Answering the question, “Why”, in the classroom
To help focus on motivating students to prepare for class, the following bibliography and associated quotes are presented to provide discussion around factors that contribute to motivation.
In What the best college teachers do, Ken Bain (2004) writes:
“The most effective teachers help students keep the larger questions of the course constantly at the forefront. Donald Saari, a mathematician from the University of California, invokes the principle of what he calls “ WGAD ”—“ Who gives a damn? ” At the beginning of his courses, he tells his students that they are free to ask him this question on any day during the course, at any moment in class. He will stop and explain to his students why the material under consideration at that moment — however abstruse and minuscule a piece of the big picture it may be — is important, and how it relates to the larger questions and issues of the course.” (Bain, 2004, p. 38).
Freire provides two texts, Pedagogy of the Oppressed (Freire, 1996) and Pedagogy of Freedom (Freire, 1998) that address larger questions around education. In the first, he comments that without a guiding question or focus, students may view their weekly tasks and readings as:
“detached from reality, disconnected from the totality that engendered them and could give them significance” (Freire, 1996, p. 52).
In the second text, he asserts that it is the teacher’s duty to:
“Accept as a duty the need to motivate and challenge the listeners to speak and reply” (Freire, 1998, p. 104).
Similarly, in studies based on undergraduate, ‘college’ and post-graduate students, Kember (2015) comments:
“If teachers wish to motivate their students ’ learning they need to find ways to show the relevance of topics included in their courses. If relevance was established, students took an interest in the topic.” (Kember, 2015, p. 83)
To highlight the need for relevance, faculty too, are advised to keep perspective on what they are doing.
“I have to think,” she told us, “about why anyone would want to remember particular pieces of information.” (Bain, 2004, p. 30).
“Teachers need to know the learning intentions and success criteria of their lessons” (Hattie, 2009, p. 239).
McLuhan (1964) warns that as we become more specialized in our tasks and classes, the greater the danger that we do not see the larger whole to which we are contributing.
“The specialized task always [escapes] the action of the social conscience” (McLuhan, 1964, p. 73).
Autonomy and control in the classroom
Autonomy and learner control in the classroom are widely seen as crucial to motivation. In Gardenfors’ (2011) TEDx talk, he describes learner control as a central factor of motivation.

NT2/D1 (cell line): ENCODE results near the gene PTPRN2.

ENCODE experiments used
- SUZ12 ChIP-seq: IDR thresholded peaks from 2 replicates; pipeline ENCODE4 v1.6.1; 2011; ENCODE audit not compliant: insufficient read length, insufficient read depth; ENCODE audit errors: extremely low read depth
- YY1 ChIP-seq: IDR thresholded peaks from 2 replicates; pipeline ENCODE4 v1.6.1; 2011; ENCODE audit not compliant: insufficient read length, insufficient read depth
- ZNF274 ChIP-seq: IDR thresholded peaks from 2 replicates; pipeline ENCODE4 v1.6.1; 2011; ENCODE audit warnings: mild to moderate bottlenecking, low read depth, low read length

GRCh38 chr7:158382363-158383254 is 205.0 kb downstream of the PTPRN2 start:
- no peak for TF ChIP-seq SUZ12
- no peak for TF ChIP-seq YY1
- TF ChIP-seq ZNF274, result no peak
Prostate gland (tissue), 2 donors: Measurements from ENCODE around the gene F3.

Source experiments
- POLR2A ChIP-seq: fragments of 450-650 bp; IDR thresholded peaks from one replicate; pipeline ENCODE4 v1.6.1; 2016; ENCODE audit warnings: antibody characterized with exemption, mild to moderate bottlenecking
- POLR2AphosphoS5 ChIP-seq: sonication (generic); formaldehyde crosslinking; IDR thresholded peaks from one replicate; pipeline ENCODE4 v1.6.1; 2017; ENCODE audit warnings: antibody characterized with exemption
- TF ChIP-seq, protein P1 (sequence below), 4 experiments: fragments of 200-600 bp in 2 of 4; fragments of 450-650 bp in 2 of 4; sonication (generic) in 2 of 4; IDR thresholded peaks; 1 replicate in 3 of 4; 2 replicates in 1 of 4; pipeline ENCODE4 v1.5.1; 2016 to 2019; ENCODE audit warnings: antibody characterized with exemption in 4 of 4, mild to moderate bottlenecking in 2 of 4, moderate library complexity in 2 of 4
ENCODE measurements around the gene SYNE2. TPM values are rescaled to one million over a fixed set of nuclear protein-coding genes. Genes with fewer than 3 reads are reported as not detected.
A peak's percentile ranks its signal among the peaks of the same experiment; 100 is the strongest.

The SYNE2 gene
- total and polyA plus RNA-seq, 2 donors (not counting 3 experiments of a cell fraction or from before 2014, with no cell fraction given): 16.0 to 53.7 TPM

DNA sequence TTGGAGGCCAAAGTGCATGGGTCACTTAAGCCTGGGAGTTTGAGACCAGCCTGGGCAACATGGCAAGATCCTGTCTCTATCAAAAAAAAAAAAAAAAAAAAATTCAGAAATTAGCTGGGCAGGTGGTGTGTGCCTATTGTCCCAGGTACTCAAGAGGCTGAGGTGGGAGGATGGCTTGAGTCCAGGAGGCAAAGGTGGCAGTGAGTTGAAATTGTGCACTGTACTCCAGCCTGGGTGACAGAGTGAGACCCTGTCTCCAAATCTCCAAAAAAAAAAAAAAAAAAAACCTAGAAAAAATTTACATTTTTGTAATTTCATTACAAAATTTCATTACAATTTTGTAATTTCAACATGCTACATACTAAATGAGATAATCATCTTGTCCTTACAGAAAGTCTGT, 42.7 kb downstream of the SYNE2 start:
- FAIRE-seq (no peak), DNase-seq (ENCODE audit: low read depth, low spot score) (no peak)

Figure 1: Factors generating motivation (Gardenfors, 2015, 18:25).
Freire (1998) adds that the practice of Education is a,
“permanent exercise in … the development of the autonomy of both teachers and students” (Freire, 1998, p. 128).
While the concept of andragogy, or adult education, faces a range of criticism, it is differentiated from K-12 education by the fact that university students are here by choice. There is ample evidence that,
“Adult education [is] characterized by learner control and self-responsibility in learning, learner definition of learning objectives in relation to their relevance to the learner, a problem-solving approach to learning, self-directedness in how to learn, intrinsic learner motivation, and incorporation of the learner experience.” (Blaschke, 2012, p. 58)
With the increase in ‘new’ media, ‘social’ media and other tools in our classrooms, it is useful to remember that technology is by no means new to education.
Mcluhan, in 1964, commented on the ability of technology to engage us.
“As the age of information demands the simultaneous use of all our faculties, we discover that we are most at leisure when we are most intensely involved, very much as with the artists in all ages” (McLuhan, 1964, p. 379).
McLuhan (1964) also argued extensively for the use of technology and various media, not only in the classroom, but in society, as a tool to:
“translate more and more of ourselves into other forms of expression that exceed ourselves” (p. 63).
More recently, to support arguments around the concepts of idea management and learning portfolios, McLuhan (2003) also discussed the idea that,
“one of the peculiarities of the electric age is that we live simultaneously in all of the cultures of the past. All of the past is here and all of the future is here” (p. 213).
Through media and technology, we can access more information than ever before. The challenge is to give our students both the motivation and the skills to benefit from it.
Scroll down or click here to see a presentation on Idea Management presented to the Curriculum Advisor Team at Werrington, July 29th, 2016.
Bain, K. (2004). What the best college teachers do. Cambridge: Harvard University Press.
Blaschke, L. (2012). Heutagogy and lifelong learning: A review of heutagogical practice and self-determined learning. The International Review of Research in Open and Distance Learning, 13(1), 56-71. Retrieved from http://www.irrodl.org/index.php/irrodl/article/view/1076
Freire, P. (1996). Pedagogy of the oppressed. London: Penguin Books.
Freire, P. (1998). Pedagogy of freedom. Lanham, Maryland: Rowman & Littlefield.
Gärdenfors, P. (2011, October 11). How to motivate students? TEDx. Norrkoping. Retrieved May 2017, from https://www.youtube.com/watch?v=blWcbY5qA58
Hattie, J. (2009). Visible learning. Oxford: Routledge.
Kember, D. (2015). Understanding the Nature of Motivation and Motivating Students through Teaching and Learning in Higher Education. Singapore: Springer.
McLuhan, M. (1964). Understanding media. Cornwall: Routledge.
McLuhan, M. (2003). Understanding me. Toronto: MIT Press.